The Derby Grill kebabs are served on pitta bread. That’s it. There is no extra charge for naan bread because there is no naan bread. I like their style. You want naan bread?  Piss off.

The pitta pocket was crammed full of doner meat and shish meat with delicious chilli sauce and mint yoghurt on top. I say the chilli sauce was delicious because it was quite fruity with a mild heat that just came through the whole dish without being overpowering.

Derby Grill deserves some serious high praise for their shish. Where I said Letz Eat did good shish meat last week, Derby grill just raised the bar. For a start, you get more of it. It’s grilled to order straight from a skewer, right before your eyes and it’s marinated in a sauce which I haven’t had in any other kebab shop before. I don’t know if they make it on site but it’s very good indeed. Also, the cuts of meat are different to most kebab shops. They sometimes have a bit of fat on them, unlike the standard shish chunks often found, but this isn’t a problem at all when it’s cooked properly. The difference between Derby Grill and other kebab shops is stark, if only for the fact that they seem to give a damn about the quality of their produce.

Literally everything is good up to this point and it just keeps getting better. The doner meat was superb. It was thinly sliced and slightly browned to give a near crispy edge and great flavour. Everything that Letz Eat wasn’t, this was. Portion size? Generous. Flavour? Spot on. Fresh? I saw it cut from the spit.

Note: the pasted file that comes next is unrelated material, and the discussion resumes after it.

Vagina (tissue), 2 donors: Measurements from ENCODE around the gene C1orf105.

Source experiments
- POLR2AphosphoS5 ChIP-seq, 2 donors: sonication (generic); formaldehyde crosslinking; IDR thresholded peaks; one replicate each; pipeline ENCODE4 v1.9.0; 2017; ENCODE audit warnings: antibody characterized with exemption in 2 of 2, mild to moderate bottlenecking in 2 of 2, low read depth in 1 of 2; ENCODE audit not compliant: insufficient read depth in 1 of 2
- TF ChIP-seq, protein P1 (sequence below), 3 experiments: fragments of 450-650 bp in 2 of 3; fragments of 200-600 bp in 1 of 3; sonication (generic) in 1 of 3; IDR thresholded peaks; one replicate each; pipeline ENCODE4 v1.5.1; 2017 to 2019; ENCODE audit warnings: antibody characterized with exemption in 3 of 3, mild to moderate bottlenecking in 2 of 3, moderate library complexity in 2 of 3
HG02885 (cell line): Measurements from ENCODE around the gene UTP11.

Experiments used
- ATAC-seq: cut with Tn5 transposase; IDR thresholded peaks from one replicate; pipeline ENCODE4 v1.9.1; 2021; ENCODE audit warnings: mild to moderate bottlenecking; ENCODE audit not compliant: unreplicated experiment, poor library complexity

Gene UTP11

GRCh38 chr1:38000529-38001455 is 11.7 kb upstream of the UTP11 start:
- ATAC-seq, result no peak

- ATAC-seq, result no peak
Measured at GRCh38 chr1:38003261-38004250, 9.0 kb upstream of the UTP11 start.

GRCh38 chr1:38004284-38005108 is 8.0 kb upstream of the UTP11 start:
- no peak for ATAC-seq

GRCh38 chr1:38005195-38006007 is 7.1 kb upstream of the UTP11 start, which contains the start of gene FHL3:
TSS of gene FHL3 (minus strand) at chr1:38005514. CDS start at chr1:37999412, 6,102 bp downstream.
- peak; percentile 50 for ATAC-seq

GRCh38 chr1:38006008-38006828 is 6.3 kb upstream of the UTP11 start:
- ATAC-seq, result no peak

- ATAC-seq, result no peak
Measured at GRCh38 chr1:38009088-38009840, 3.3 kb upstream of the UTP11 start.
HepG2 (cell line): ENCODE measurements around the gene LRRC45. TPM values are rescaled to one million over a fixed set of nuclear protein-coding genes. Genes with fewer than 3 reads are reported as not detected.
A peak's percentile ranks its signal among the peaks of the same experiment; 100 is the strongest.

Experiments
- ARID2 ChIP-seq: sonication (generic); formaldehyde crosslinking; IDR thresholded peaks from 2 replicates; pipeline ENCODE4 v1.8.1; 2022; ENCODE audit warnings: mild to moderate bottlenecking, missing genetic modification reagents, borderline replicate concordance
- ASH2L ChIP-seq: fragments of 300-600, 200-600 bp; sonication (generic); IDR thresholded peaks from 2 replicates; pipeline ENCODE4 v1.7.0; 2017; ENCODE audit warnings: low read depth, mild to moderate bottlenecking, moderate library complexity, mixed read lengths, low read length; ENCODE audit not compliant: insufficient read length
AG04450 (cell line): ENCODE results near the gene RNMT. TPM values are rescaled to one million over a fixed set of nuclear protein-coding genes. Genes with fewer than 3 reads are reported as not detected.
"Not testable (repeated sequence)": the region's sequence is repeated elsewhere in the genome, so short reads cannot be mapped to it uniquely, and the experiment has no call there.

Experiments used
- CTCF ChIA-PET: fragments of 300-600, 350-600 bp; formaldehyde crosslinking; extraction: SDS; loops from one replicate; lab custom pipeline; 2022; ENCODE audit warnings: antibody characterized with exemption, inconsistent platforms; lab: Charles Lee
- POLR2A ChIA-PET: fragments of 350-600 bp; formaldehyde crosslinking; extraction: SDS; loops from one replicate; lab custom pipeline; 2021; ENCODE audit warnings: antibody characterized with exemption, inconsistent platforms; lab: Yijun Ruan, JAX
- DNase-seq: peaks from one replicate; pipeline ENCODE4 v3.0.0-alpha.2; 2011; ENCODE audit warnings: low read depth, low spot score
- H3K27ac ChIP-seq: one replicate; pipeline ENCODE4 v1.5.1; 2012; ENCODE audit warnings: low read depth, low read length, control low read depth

Once I’d finished the pretty large quantity of kebab, I was left with a small bit of pitta which had soaked up much of the chilli sauce, yoghurt mint and kebab juice (grease). For anyone that has experienced this, they’ll know what I mean when I say there is no better finale to a meal than a thin slice of pitta that has been soaking up the juices of a damp kebab. I was once again pleased with the world of kebab.

Congratulations Derby Grill: You won me over.

P.s. I didn’t mention the salad because it didn’t need mentioning. It’s was a pretty standard fayre and was fresh enough to compliment the kebab nicely.

Letz Eat, Derby

It’s my own fault really. I started this blog with a kebab review from Berlin, the home of the doner kebab. As I explained in that opening review I explained what it was that made Berlin kebabs so good and why British kebabs have a long way to go.

I decided that I would go with a tried and tested kebab house for my second review so I could at least give the British kebab a fighting chance. Letz Eat, on Abbey St in Derby, is my local kebab shop and the one that I usually stumble into for my post-beer supper. I’ve spoken to the manager on several evenings about his kebabs and he is proud of them; he sees them as their speciality.

So letz tuck into the review.

I ordered a small shish doner mixed (weight: 588g) which cost a reasonable £4 and is served on a naan bread with a salad (lettuce, cucumber, onion and tomato) and sauce. I correctly chose mint yoghurt sauce and chilli sauce; anything else on a kebab is just wrong, and that includes mayonnaise, you freaks.

So far so good.

Well, not exactly. Without wanting to bang on about the Bistro Istanbul kebab too much, while at the same time realising that is the only reference point we have at this time, I should really compare the salad from the two kebab shops. Imagine a well prepared salad with ripe, fresh diced red tomato, diced cucumber, finely chopped red onion mixed with really crisp, fresh, shredded lettuce. Then imagine a salad with limp lettuce, a slice of tomato that looks like it was cut three days ago from tomato in need of some sun, cucumber slices and thick slices of raw white onion, more suited to casserole than a salad. Have you got that firmly locked in your mind? Good, because I didn’t have to imagine; I lived it. I can still taste the raw onion burning in my throat as I write this.